Domestic employment tumbled in December, boosting the odds of the Reserve Bank of Australia (RBA) pivoting to monetary easing. The economy shed 65,000 jobs, a largely unexpected outcome led by the biggest monthly drop in full-time employment since the height of the pandemic.
The seasonally adjusted unemployment rate remained at 3.9% in December, according to data released by the Australian Bureau of Statistics (ABS). The fall in employment followed larger than usual employment growth in October and November, a combined increase of 117,000 people, with the employment-to-population ratio and participation rate both at record highs in November. The seasonally adjusted participation rate fell 0.4% to 66.8%, back to around the September level. The employment-to-population ratio also fell, down 0.4% to 64.2%, the lowest employment-to-population ratio since May 2022, but still 1.9% higher than in March 2020.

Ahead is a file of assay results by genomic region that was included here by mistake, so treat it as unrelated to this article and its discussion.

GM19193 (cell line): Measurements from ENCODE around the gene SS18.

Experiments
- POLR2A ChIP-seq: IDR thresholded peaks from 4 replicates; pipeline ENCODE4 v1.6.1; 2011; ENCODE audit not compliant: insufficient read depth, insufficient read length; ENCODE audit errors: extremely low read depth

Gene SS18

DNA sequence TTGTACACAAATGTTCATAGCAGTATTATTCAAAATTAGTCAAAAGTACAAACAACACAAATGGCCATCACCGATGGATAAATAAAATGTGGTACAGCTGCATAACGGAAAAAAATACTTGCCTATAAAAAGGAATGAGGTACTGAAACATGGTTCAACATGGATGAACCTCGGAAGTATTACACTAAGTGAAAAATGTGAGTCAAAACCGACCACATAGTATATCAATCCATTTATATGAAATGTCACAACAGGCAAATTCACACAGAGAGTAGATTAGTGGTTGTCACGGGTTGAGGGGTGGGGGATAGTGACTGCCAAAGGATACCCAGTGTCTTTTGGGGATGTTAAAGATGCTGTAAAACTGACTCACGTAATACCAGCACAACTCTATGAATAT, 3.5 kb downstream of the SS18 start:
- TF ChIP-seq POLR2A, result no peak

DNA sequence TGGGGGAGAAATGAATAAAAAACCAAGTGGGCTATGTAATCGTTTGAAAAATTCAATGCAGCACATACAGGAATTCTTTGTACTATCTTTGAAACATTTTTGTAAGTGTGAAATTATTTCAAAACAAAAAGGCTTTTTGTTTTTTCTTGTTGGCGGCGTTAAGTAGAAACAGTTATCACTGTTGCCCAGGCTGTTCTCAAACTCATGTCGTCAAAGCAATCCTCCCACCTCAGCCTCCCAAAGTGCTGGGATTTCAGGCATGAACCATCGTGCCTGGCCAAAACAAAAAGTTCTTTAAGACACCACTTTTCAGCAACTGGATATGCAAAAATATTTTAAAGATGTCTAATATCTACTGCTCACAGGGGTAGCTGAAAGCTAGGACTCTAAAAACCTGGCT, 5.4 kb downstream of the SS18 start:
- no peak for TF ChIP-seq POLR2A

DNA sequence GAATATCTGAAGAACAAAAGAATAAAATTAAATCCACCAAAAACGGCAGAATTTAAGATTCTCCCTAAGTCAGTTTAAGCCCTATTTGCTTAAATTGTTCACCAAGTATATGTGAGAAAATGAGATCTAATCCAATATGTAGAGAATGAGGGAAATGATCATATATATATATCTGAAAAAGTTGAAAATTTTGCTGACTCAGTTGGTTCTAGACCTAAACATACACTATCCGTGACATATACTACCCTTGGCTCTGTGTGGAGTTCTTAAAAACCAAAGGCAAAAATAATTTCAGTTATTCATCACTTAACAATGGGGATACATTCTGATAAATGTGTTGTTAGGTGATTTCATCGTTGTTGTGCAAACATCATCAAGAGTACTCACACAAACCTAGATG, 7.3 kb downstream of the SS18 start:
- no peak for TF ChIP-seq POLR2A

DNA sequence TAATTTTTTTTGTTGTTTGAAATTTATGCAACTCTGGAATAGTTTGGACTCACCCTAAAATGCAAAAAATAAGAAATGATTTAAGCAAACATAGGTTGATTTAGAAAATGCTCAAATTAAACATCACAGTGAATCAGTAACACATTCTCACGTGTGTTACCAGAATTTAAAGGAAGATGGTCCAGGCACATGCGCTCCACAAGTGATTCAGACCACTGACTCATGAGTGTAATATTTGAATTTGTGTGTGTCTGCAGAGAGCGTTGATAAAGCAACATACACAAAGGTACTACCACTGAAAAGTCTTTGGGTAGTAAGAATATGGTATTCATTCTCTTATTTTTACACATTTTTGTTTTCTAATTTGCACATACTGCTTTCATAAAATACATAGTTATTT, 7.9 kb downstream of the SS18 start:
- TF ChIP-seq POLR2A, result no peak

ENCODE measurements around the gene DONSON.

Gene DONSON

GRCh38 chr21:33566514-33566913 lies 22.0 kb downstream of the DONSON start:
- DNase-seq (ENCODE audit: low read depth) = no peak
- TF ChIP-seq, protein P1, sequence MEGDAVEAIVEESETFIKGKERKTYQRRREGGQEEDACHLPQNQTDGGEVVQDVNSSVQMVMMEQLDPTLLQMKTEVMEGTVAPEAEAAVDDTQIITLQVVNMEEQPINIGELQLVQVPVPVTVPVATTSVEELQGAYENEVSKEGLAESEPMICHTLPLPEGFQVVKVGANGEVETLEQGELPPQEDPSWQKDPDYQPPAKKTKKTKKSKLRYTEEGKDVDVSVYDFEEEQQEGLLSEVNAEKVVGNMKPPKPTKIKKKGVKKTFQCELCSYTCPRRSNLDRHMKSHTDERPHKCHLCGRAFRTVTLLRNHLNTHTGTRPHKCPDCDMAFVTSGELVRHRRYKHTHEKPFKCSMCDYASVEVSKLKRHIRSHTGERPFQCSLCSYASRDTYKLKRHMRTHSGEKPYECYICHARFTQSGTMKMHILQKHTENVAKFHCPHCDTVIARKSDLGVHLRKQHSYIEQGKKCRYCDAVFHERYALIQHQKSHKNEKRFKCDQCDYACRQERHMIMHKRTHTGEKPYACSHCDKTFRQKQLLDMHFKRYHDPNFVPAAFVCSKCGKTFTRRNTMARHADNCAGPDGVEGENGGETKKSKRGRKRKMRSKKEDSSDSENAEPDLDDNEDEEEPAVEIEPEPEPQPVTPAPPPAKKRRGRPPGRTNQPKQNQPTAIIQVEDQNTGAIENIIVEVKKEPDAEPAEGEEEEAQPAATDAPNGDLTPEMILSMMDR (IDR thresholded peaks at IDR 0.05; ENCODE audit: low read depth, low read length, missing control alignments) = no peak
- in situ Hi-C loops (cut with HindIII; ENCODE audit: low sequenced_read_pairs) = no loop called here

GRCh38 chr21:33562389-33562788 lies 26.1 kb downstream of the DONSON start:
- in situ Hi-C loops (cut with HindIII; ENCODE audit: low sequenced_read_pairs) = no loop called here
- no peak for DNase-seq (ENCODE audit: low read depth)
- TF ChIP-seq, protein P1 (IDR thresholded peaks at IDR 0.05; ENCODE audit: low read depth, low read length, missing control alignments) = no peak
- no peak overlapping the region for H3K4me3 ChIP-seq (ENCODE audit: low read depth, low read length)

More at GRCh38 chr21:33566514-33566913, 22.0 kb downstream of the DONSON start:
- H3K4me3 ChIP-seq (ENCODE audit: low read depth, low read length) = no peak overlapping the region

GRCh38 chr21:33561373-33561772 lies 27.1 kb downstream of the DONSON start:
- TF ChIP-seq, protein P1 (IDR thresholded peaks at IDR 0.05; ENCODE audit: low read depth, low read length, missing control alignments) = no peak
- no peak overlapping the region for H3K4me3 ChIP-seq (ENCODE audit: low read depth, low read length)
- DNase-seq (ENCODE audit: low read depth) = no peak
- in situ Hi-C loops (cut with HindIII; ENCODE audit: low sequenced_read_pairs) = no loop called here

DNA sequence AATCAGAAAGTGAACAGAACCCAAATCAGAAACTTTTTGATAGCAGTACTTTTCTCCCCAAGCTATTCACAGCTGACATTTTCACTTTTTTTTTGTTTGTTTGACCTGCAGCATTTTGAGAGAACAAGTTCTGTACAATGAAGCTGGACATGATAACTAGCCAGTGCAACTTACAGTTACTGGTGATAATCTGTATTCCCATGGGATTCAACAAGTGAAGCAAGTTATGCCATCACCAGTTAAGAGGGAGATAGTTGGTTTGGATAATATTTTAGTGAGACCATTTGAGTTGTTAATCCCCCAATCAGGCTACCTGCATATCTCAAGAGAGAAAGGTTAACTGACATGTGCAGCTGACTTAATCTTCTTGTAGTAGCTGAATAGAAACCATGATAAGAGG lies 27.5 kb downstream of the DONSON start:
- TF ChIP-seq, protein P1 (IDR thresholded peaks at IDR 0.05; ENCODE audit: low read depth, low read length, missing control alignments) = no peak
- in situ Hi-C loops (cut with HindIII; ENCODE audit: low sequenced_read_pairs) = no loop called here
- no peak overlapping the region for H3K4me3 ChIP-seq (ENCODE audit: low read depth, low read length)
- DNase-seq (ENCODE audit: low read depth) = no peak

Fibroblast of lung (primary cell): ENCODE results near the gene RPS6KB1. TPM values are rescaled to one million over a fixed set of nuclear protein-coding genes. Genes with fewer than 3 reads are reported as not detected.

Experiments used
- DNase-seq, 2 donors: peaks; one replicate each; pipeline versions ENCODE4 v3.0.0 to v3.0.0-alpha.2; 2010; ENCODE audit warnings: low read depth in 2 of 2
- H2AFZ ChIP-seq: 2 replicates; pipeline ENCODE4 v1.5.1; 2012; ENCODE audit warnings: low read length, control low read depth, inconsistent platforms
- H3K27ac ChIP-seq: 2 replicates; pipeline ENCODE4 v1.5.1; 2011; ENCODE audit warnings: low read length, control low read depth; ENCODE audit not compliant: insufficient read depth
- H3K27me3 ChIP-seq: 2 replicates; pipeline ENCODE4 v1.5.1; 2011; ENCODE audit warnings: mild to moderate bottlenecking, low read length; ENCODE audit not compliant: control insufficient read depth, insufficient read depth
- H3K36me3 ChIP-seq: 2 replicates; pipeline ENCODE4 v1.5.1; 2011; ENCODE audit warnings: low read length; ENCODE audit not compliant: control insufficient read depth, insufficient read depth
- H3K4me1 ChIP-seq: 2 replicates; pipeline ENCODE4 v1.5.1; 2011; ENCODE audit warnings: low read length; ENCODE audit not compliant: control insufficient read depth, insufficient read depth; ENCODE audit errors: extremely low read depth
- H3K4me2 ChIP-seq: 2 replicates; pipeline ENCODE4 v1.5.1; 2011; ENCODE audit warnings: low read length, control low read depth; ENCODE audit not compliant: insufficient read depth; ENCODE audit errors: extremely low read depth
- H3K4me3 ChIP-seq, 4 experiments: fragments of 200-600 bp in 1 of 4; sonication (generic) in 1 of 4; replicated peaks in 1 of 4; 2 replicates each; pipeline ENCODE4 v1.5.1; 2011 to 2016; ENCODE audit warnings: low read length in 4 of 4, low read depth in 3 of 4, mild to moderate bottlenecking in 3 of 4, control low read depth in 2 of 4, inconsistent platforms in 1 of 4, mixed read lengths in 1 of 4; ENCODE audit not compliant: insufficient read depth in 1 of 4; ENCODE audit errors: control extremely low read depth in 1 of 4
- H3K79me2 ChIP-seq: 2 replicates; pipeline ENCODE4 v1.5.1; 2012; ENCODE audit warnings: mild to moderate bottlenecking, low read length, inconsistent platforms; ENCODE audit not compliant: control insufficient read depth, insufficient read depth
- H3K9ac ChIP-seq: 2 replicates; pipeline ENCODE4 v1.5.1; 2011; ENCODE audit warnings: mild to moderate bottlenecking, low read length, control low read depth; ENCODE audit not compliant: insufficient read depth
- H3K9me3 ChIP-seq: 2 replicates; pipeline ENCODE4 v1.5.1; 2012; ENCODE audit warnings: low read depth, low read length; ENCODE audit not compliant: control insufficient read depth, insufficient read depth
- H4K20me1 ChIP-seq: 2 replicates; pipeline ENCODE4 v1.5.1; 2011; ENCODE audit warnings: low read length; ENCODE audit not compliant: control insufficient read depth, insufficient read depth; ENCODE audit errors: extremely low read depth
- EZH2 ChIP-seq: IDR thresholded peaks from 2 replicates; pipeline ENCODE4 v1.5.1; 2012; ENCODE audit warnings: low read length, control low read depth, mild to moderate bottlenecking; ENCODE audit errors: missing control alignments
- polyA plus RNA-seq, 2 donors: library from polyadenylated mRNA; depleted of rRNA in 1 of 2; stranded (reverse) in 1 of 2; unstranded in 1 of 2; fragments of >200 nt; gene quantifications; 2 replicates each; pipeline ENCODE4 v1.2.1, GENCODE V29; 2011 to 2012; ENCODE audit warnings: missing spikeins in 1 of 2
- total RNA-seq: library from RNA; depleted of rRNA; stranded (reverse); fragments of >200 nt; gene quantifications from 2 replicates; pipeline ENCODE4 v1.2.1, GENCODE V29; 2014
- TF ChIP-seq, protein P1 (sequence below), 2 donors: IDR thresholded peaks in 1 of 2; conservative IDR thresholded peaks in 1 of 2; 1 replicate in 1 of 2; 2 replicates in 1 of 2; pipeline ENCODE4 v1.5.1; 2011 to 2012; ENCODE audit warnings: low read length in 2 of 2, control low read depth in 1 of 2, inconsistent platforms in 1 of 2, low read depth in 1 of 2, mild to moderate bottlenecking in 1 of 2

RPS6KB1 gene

While the December employment fall was large, the number of employed people was still 52,000 higher than in September. Looking over the past twelve months, seasonally adjusted employment increased by an average of 32,000 people per month, showing reasonably strong underlying growth during 2023.
Both the unemployment and underemployment rates remained relatively low and the participation rate and employment-to-population ratio relatively high, suggesting that the labour market remains tight. The underemployment rate remained at 6.5% and the underutilisation rate remained at 10.3%, in line with November.
In trend terms, many of the key indicators still point to a tight labour market. However, the increasing unemployment rate since November 2022, along with the rising underemployment rate and a slowdown in the growth of employment and hours worked, suggest that the labour market is starting to slow. This contributes towards the case that the RBA is probably at its peak official cash rate, with the next move more likely to be down rather than up.
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